The vertebrate skull develops within a layer of mesenchyme between the embryonic brain and surface ectoderm. This mesenchymal layer gives rise to an outer skeletogenic membrane in which the skull bones form, and an inner meningeal layer from which the dura, arachnoid and pia mater layers form. The bones of the skull vault, like those of the face, are formed directly in mesenchyme (intramembranous ossification), in contrast to the cartilaginous origin of the bones of the skull base and occipital region (endochondral ossification).
The sutures between the membrane bones ofthe skull vault are growth centres in which proliferating osteogenic stem cells provide the source material for incremental growth of the calvarial bones. Osteogenic stem cells are located at the periphery of each membrane bone and also, in smaller numbers, on their inner and outer surfaces. Continued growth of the skull vault depends on maintenance of a balance between proliferation of the osteogenic stem cells and their differentiation to form new bone.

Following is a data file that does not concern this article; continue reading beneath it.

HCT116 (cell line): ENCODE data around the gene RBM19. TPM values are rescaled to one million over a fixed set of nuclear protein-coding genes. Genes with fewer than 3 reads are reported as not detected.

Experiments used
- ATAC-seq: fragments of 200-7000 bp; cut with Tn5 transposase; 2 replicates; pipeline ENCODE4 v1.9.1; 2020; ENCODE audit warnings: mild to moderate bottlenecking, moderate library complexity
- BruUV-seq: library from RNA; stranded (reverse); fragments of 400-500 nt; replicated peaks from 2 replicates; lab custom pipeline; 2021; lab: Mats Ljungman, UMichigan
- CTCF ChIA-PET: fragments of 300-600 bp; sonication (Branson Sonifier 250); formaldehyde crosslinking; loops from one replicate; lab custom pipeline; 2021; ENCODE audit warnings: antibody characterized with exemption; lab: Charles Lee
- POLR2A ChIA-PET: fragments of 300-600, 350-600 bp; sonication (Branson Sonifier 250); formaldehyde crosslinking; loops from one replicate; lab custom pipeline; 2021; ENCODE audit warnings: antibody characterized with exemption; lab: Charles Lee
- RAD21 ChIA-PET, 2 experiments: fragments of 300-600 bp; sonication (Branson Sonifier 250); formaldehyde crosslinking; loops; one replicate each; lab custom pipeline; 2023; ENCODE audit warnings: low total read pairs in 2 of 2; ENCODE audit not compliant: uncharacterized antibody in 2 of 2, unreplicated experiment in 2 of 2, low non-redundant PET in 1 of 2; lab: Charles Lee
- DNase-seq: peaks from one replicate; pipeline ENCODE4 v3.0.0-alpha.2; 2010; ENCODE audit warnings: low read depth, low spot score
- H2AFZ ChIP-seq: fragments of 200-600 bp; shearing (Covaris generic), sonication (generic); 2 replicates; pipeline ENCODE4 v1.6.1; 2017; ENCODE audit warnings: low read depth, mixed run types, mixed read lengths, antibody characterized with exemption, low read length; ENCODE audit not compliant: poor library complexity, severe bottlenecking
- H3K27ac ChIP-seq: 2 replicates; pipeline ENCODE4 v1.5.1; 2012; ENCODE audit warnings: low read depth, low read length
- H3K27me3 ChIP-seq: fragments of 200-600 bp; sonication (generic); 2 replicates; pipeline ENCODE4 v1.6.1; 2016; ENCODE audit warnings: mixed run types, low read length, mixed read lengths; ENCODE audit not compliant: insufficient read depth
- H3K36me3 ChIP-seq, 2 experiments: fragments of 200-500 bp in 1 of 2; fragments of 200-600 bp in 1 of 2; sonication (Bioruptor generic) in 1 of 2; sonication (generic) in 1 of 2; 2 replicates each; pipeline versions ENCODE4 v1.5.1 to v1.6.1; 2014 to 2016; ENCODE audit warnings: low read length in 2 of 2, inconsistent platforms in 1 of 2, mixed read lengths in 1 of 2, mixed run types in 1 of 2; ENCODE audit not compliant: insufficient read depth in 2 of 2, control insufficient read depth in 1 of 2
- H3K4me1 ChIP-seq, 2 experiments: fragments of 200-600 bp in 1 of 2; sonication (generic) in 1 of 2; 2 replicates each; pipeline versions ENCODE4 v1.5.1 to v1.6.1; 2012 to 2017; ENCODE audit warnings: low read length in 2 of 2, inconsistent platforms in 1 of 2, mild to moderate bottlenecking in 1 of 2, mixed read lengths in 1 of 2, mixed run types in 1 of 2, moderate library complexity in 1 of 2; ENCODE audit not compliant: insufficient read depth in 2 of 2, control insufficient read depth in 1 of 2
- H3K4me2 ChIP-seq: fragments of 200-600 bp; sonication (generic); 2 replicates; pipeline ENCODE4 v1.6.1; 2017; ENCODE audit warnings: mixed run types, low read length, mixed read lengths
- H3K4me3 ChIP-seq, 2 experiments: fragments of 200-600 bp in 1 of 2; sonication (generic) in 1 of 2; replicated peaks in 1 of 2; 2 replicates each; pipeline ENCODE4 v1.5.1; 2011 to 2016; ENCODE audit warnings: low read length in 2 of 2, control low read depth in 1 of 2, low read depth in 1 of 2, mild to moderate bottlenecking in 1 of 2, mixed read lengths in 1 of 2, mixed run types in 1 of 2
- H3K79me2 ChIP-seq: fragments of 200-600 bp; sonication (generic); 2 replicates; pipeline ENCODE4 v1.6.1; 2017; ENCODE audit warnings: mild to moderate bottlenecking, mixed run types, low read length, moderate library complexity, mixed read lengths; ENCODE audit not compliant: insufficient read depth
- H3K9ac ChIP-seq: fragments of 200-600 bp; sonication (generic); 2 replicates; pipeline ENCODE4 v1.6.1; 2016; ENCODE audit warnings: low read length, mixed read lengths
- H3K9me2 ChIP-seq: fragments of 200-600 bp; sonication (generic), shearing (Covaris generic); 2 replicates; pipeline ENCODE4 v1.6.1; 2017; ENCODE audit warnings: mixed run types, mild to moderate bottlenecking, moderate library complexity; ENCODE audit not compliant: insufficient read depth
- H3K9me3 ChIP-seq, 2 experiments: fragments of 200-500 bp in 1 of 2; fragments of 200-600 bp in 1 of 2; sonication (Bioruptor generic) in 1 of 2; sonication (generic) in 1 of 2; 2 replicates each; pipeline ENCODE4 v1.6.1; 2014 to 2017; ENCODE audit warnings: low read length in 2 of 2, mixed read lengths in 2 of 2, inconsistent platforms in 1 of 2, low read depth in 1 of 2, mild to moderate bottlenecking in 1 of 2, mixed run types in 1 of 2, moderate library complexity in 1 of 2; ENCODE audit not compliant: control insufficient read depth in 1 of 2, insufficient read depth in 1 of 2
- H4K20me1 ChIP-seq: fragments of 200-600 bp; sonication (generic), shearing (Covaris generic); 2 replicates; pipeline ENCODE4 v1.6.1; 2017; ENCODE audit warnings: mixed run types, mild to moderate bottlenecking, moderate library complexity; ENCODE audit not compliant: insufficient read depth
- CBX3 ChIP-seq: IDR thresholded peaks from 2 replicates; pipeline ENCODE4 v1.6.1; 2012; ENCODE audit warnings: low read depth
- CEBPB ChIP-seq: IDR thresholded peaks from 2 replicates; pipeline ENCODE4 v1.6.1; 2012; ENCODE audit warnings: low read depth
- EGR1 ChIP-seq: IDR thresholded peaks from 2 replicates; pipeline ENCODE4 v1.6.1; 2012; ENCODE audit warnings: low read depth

The developmental origin of the coronal suture is of particular interest in understanding mechanisms of skull growth. This bilateral, vertical suture is formed between the frontal and parietal bones; it is responsible for most of the growth of the skull in the fronto-occipital (front-to-back) plane. Interspecific grafting experiments in avian embryos suggested that both frontal and parietal bones have the same origin, either from mesoderm (Noden et al 1988) or neural crest (Couly et al 1993). However, investigation of a transgenic mouse with a permanent neural crest cell lineage marker suggests that the coronal suture is formed at the interface of a neural crest-derived frontal bone and a mesoderm-derived parietal bone (X. Jiang, H. Sucov & G. Morriss-Kay, unpublished work). This juxtaposition of tissues of different origins is likely to be functionally significant.
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